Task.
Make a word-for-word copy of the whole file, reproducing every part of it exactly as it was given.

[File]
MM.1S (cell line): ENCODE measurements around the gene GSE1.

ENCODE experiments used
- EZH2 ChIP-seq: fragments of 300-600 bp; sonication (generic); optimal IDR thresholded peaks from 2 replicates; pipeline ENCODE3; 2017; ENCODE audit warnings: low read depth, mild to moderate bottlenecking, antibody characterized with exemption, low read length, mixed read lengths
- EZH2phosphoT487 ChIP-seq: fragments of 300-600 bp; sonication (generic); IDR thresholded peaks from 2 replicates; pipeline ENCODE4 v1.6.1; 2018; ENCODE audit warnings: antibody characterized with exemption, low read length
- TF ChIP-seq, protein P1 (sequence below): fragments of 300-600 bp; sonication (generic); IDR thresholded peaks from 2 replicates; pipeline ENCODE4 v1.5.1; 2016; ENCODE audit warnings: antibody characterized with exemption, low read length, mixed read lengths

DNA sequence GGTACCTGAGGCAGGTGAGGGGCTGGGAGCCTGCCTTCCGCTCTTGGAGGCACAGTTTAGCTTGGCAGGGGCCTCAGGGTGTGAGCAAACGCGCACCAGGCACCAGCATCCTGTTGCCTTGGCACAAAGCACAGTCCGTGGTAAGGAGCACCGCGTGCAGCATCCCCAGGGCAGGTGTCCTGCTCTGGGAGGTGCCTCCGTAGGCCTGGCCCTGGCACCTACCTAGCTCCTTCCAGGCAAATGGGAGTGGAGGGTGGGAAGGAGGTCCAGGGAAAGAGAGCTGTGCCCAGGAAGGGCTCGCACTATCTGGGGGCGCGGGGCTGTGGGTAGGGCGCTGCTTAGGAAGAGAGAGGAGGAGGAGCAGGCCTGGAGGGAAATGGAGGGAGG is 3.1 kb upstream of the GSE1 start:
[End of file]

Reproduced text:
MM.1S (cell line): ENCODE measurements around the gene GSE1.

ENCODE experiments used
- EZH2 ChIP-seq: fragments of 300-600 bp; sonication (generic); optimal IDR thresholded peaks from 2 replicates; pipeline ENCODE3; 2017; ENCODE audit warnings: low read depth, mild to moderate bottlenecking, antibody characterized with exemption, low read length, mixed read lengths
- EZH2phosphoT487 ChIP-seq: fragments of 300-600 bp; sonication (generic); IDR thresholded peaks from 2 replicates; pipeline ENCODE4 v1.6.1; 2018; ENCODE audit warnings: antibody characterized with exemption, low read length
- TF ChIP-seq, protein P1 (sequence below): fragments of 300-600 bp; sonication (generic); IDR thresholded peaks from 2 replicates; pipeline ENCODE4 v1.5.1; 2016; ENCODE audit warnings: antibody characterized with exemption, low read length, mixed read lengths

DNA sequence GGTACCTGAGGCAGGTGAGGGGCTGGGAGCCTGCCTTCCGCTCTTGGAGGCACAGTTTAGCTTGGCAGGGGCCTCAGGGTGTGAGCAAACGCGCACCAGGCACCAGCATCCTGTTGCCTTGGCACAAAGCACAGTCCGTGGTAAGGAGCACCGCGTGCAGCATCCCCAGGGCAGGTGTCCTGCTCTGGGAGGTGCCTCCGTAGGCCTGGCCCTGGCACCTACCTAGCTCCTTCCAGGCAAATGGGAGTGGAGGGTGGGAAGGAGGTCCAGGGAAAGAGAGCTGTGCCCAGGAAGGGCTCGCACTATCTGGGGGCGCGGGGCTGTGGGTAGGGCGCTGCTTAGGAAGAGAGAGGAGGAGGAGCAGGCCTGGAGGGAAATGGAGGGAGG is 3.1 kb upstream of the GSE1 start: